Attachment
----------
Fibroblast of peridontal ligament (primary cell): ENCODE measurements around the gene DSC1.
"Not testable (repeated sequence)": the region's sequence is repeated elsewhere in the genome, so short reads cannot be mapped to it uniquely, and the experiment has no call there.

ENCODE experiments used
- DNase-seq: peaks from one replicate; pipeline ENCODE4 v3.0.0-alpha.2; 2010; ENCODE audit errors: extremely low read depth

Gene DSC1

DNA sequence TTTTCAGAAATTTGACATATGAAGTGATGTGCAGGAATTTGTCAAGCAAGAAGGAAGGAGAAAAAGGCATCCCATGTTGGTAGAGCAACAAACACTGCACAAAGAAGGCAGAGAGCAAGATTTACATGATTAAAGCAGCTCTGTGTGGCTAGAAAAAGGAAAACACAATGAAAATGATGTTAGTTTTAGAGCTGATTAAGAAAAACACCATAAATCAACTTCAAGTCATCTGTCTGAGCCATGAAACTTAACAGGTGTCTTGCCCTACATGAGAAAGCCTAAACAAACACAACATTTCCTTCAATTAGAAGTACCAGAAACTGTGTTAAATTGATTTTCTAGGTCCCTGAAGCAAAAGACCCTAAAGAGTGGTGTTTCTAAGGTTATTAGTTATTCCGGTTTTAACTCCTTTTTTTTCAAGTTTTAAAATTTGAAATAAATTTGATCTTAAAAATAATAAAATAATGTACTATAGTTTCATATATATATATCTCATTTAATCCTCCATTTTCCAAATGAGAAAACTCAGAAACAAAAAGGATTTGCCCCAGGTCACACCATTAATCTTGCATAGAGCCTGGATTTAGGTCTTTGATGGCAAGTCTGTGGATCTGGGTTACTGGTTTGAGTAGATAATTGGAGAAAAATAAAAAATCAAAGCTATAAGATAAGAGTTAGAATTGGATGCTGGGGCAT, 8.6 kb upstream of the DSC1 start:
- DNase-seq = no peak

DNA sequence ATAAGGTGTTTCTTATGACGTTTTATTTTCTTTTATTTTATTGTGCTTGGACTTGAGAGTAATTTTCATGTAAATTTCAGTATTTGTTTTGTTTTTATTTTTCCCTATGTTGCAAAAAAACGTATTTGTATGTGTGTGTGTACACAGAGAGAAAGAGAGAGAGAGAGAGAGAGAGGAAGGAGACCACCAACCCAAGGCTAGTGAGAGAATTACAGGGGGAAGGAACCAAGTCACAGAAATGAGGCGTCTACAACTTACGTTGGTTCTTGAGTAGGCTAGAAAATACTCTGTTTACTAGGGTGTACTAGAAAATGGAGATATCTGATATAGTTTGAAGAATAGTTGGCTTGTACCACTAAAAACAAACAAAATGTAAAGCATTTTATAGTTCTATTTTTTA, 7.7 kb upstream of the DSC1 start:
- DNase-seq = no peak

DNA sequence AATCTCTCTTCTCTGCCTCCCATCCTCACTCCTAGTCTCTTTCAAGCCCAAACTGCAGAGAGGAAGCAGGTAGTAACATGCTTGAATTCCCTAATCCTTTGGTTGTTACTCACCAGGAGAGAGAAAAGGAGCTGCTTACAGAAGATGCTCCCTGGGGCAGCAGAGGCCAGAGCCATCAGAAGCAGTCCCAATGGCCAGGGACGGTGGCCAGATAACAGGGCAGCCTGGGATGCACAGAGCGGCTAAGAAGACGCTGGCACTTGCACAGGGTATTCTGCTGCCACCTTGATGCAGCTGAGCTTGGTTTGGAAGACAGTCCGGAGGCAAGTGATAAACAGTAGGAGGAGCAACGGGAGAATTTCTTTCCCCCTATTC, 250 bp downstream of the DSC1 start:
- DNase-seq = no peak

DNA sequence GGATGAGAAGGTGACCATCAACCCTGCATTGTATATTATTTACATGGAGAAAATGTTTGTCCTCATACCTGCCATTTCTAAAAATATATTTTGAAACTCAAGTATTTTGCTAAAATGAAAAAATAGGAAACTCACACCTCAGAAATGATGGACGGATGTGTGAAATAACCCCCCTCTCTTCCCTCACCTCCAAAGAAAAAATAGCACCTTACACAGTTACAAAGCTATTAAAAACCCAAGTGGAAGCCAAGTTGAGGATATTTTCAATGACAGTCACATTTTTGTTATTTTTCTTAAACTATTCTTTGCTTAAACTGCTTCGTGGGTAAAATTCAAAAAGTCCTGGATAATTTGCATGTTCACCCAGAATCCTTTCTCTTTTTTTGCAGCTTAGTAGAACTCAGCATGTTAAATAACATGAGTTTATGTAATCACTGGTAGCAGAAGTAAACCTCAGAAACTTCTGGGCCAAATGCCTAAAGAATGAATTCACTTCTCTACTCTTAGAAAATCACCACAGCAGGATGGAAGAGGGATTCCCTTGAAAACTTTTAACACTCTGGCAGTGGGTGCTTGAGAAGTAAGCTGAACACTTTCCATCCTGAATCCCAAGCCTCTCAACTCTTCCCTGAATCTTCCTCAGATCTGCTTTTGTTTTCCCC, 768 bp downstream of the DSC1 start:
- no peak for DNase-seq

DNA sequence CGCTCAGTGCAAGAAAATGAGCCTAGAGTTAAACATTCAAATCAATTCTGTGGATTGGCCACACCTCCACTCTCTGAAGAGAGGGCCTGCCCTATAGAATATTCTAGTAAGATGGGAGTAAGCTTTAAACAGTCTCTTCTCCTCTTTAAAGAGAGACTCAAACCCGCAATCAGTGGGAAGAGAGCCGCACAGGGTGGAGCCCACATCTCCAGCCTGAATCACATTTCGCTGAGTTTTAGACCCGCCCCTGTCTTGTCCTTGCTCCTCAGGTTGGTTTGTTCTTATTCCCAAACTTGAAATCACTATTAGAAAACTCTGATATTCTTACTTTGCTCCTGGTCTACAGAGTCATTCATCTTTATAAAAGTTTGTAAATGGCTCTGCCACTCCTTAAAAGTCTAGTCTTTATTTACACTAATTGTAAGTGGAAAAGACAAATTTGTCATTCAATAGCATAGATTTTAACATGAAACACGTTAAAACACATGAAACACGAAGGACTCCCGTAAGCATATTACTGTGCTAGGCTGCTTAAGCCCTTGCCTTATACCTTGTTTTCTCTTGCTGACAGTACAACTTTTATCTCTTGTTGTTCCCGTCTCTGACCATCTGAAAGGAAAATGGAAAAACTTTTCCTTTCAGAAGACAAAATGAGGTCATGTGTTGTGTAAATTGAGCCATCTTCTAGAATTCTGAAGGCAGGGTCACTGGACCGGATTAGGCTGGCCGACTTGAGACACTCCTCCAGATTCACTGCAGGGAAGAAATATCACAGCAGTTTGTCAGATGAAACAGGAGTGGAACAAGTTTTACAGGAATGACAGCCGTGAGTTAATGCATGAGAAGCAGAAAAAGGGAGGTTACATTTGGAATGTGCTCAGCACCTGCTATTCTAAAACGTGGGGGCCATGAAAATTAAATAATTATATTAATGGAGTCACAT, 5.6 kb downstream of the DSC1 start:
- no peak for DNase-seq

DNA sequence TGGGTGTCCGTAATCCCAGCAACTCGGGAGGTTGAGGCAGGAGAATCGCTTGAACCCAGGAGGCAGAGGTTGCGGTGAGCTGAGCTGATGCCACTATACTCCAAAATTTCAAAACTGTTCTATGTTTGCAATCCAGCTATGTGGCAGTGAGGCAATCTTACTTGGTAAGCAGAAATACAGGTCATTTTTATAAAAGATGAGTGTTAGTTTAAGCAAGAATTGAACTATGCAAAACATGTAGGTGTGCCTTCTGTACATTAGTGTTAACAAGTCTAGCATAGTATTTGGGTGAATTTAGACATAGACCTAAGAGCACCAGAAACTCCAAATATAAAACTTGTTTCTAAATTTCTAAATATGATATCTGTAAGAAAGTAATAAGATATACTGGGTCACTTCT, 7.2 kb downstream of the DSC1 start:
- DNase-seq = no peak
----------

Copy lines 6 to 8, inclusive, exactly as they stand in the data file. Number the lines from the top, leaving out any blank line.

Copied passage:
DNA sequence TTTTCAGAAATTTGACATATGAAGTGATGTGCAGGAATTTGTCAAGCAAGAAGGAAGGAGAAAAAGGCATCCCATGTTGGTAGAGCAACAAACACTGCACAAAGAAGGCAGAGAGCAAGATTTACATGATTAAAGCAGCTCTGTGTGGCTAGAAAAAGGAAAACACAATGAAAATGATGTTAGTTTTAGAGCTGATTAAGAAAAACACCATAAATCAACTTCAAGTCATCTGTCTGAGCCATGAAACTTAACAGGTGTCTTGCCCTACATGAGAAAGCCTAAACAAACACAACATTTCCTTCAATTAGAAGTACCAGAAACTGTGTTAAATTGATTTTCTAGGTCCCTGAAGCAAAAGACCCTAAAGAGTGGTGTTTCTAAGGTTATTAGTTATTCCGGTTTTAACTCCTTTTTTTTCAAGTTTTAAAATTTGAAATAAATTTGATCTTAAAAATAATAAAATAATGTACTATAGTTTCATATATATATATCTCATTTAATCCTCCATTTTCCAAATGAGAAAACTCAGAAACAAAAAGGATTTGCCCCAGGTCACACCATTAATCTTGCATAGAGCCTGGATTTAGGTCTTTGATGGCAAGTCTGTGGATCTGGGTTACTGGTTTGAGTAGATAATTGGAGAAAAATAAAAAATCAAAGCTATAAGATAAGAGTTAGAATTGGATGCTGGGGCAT, 8.6 kb upstream of the DSC1 start:
- DNase-seq = no peak

DNA sequence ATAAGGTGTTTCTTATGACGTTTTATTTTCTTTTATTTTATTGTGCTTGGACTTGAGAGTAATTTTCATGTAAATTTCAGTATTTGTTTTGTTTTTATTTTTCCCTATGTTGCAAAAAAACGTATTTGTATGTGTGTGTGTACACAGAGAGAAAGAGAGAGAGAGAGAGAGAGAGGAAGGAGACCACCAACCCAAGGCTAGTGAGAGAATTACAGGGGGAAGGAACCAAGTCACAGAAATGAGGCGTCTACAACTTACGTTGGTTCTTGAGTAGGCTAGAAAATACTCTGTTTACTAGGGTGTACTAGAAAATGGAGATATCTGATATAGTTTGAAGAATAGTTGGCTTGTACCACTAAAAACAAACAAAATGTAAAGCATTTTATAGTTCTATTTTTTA, 7.7 kb upstream of the DSC1 start: